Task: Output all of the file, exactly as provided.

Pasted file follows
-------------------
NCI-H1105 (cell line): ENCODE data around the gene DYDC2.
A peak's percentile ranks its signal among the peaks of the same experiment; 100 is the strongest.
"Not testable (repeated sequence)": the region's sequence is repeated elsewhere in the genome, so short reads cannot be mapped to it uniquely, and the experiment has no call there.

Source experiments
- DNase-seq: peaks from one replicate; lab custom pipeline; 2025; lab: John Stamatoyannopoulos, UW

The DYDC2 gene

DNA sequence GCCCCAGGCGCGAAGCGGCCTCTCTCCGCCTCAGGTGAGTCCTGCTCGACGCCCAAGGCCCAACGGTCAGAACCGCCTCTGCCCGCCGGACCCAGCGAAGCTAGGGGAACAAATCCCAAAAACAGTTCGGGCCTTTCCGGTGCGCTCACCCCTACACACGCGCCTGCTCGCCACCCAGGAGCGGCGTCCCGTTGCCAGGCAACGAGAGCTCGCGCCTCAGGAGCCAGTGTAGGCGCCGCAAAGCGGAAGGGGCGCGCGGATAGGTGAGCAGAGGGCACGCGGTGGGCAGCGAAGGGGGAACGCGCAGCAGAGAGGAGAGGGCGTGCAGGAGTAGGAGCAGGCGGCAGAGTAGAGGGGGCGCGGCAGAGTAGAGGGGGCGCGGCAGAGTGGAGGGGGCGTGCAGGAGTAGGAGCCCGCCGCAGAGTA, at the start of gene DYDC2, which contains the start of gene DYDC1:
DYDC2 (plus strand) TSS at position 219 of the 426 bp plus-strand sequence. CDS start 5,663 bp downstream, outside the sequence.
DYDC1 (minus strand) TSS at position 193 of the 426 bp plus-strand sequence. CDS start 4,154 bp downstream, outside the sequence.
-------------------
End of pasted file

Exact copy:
NCI-H1105 (cell line): ENCODE data around the gene DYDC2.
A peak's percentile ranks its signal among the peaks of the same experiment; 100 is the strongest.
"Not testable (repeated sequence)": the region's sequence is repeated elsewhere in the genome, so short reads cannot be mapped to it uniquely, and the experiment has no call there.

Source experiments
- DNase-seq: peaks from one replicate; lab custom pipeline; 2025; lab: John Stamatoyannopoulos, UW

The DYDC2 gene

DNA sequence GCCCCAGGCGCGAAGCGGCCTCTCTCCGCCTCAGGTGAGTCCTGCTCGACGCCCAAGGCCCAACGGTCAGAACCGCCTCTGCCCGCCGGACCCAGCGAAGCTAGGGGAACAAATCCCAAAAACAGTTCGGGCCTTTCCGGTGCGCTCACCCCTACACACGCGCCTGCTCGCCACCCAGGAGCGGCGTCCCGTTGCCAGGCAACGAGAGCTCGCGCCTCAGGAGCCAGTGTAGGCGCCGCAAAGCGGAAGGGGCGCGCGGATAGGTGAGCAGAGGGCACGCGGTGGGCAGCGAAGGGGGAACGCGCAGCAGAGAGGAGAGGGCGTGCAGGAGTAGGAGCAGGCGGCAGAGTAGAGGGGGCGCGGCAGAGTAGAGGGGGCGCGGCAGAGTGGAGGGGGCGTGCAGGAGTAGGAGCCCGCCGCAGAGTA, at the start of gene DYDC2, which contains the start of gene DYDC1:
DYDC2 (plus strand) TSS at position 219 of the 426 bp plus-strand sequence. CDS start 5,663 bp downstream, outside the sequence.
DYDC1 (minus strand) TSS at position 193 of the 426 bp plus-strand sequence. CDS start 4,154 bp downstream, outside the sequence.